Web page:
There are two different pastries which catch your eye behind the counter of the cute little boutique restaurant you’d read about in the airline magazine. Rather than debating between the two, you shake your head and smile a little. “I’m on vacation!” you say, “I’ll have both.”
Let’s face it, when you are traveling, whether for business of for pleasure, it is difficult to maintain the same level of fitness that you have worked so hard on at home. You’re eating out, trying new foods, and your typically organized schedule has been thrown by the wayside as you spend your days seeing new things and meeting new people. These are many of the reasons why traveling is such a wonderful experience, but when you get home, that first workout back can seem awkward, stiff, sluggish, and discouraging as you silently curse your past self for not finding a way to exercise more.
However, with a little planning, optimism, and sense of adventure, you can not only stay fit while you are traveling, but add a whole new dynamic to your travel experience.
Though seemingly obvious, in order to workout consistently while traveling you have to bring the right equipment. Fortunately, basic athletic clothes can often pack pretty small, and a good pair of running shoes, when you are hurting for space, can double as a good pair of walking shoes as you explore new cities. Chose what type(s) of exercise you want to do and pack accordingly. It’s even tougher to workout if you don’t have the proper clothing.
Turn your workout into a destination
I first discovered using a workout as a destination while studying aboard in Scotland. I went out for a run, and several miles in I saw a sign for a castle and naturally had to check it out. Though it was February, and I was dressed in a tee shirt and shorts, running around the castle grounds and spending 30 minutes wandering around the castle ruins was completely worth it. Now, I run with my phone (for mapping and photo purposes), and I’ll often plan a route ahead of time that will bring me to new sights. As a result I see more of a city than most of my fellow travelers, have a better sense of where I am, and am able to turn a workout into not just exercise, but an experience.
If you plan on running or biking, go out with a sense adventure and look for places that you might otherwise skip on your tour of a city. Or, go out with a general idea as to which direction you want to head and make snap decisions about turning down roads because they look interesting. Some cities have running and cycling paths that stretch for miles, or if you happen to be in Budapest, a 2 mile path made of rubber track material around an island made just for runners. A note from experience though: always make sure you know how to get back to where you started.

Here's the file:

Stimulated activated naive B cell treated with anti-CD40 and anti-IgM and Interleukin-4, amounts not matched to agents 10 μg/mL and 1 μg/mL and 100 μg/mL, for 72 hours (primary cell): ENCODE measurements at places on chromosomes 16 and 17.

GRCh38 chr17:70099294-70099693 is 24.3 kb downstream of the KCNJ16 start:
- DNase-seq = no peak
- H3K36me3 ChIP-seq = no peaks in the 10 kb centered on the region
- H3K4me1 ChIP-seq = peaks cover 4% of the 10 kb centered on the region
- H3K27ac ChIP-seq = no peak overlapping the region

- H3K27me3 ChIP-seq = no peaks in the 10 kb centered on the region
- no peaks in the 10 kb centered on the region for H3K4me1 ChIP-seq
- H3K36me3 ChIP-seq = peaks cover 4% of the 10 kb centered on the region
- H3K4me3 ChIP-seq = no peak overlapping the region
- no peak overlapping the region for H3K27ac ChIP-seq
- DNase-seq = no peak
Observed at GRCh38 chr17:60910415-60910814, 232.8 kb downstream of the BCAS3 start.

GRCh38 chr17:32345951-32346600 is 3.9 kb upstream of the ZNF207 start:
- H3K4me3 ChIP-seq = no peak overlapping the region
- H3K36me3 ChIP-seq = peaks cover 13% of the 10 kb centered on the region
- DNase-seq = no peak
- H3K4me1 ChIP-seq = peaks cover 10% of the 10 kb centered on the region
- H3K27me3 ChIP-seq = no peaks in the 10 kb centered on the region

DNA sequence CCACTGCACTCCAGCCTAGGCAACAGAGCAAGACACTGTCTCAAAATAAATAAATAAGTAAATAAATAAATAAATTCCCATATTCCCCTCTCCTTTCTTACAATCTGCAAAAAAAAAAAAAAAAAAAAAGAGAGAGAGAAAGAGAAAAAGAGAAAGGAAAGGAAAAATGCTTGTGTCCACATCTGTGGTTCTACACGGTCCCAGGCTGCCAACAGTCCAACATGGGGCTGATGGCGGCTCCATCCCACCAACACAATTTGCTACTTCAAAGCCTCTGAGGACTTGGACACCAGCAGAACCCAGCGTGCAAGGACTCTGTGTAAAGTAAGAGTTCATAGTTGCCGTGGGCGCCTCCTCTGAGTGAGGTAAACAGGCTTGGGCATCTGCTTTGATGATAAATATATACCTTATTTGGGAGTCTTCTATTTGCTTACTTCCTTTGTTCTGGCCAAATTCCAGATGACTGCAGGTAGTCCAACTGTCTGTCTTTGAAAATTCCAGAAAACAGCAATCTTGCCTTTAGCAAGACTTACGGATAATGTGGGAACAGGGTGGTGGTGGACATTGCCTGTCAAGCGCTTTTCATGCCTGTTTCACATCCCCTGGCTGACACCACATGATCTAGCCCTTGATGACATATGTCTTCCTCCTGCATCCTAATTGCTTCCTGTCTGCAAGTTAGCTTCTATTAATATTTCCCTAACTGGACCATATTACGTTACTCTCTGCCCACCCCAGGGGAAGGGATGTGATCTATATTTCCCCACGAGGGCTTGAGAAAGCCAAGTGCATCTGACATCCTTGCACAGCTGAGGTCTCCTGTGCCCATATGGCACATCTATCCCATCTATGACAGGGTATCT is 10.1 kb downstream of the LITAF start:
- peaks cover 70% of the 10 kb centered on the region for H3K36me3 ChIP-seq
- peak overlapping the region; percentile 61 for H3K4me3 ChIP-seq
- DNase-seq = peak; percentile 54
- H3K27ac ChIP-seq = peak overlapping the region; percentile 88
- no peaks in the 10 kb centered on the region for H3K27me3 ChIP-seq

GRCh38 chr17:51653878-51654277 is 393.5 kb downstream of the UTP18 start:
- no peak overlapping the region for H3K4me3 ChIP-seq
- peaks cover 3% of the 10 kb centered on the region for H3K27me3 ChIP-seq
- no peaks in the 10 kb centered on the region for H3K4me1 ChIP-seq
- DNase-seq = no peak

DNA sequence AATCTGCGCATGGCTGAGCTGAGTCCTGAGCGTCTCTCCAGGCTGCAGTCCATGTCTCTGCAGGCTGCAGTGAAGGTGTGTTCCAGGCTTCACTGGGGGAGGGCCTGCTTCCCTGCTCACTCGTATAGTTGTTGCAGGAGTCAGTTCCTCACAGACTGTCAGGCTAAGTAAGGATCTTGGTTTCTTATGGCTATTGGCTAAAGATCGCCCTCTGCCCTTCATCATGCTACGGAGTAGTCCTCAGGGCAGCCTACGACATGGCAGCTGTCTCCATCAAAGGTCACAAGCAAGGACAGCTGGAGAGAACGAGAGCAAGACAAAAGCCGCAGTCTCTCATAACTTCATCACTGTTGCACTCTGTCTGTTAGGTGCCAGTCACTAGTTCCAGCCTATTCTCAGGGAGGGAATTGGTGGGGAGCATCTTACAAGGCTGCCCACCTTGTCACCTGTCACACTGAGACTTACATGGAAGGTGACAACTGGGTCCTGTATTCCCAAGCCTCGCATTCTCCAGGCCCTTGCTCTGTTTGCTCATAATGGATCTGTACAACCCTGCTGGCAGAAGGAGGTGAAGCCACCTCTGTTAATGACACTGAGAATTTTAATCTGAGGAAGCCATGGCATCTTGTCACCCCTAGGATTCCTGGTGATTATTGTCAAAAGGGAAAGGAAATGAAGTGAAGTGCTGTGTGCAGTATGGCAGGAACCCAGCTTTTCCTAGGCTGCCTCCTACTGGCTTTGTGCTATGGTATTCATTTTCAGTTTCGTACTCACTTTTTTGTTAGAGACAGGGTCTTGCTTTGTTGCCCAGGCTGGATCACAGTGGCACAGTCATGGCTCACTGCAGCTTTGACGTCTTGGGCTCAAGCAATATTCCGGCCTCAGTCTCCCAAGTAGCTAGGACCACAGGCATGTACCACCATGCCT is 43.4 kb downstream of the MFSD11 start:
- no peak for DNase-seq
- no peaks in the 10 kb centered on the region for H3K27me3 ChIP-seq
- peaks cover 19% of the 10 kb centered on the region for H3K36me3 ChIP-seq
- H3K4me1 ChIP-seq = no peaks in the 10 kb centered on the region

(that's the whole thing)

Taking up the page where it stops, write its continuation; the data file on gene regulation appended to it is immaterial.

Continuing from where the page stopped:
For non-runners, or some cross training, many cities have outdoor gym areas with basic workout equipment free to the public in the middle of a park or by a beach; you just have to keep an eye out for them. If that’s not an option, mingle with the locals at the local gyms.
Even if you don’t track your workouts at home, you’ll find it very useful to keep a log while you are traveling. This way you can not only keep track of what you are doing, but can catch yourself early if you are falling off track, thereby keeping yourself accountable for the workouts that you are and are not doing.
If you plan ahead, make a workout more than just a workout, and keep track of it, you’ll see more, feel better, and most importantly, you’ll find it easier than ever to earn both of those mouthwatering pasties, that extra beer, and that extra scoop of gelato, and to not suffer the consequences when you get home.
Post by Stephanie Hutson (CLAS ’12)
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